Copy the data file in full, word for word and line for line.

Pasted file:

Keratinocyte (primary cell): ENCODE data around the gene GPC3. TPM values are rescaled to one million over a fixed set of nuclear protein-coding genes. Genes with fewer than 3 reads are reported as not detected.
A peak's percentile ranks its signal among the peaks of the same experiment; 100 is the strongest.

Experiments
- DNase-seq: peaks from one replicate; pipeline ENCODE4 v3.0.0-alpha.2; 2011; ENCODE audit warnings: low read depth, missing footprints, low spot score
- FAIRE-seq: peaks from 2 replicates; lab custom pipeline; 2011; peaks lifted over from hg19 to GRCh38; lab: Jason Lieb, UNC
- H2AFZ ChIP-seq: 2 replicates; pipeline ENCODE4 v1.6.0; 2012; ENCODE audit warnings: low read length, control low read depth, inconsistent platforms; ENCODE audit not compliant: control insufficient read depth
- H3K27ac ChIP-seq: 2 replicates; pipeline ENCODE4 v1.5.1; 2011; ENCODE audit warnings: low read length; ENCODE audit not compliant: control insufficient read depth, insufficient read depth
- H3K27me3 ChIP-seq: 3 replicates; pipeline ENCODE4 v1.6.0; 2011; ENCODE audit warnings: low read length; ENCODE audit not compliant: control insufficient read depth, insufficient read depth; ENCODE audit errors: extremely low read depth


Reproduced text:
Keratinocyte (primary cell): ENCODE data around the gene GPC3. TPM values are rescaled to one million over a fixed set of nuclear protein-coding genes. Genes with fewer than 3 reads are reported as not detected.
A peak's percentile ranks its signal among the peaks of the same experiment; 100 is the strongest.

Experiments
- DNase-seq: peaks from one replicate; pipeline ENCODE4 v3.0.0-alpha.2; 2011; ENCODE audit warnings: low read depth, missing footprints, low spot score
- FAIRE-seq: peaks from 2 replicates; lab custom pipeline; 2011; peaks lifted over from hg19 to GRCh38; lab: Jason Lieb, UNC
- H2AFZ ChIP-seq: 2 replicates; pipeline ENCODE4 v1.6.0; 2012; ENCODE audit warnings: low read length, control low read depth, inconsistent platforms; ENCODE audit not compliant: control insufficient read depth
- H3K27ac ChIP-seq: 2 replicates; pipeline ENCODE4 v1.5.1; 2011; ENCODE audit warnings: low read length; ENCODE audit not compliant: control insufficient read depth, insufficient read depth
- H3K27me3 ChIP-seq: 3 replicates; pipeline ENCODE4 v1.6.0; 2011; ENCODE audit warnings: low read length; ENCODE audit not compliant: control insufficient read depth, insufficient read depth; ENCODE audit errors: extremely low read depth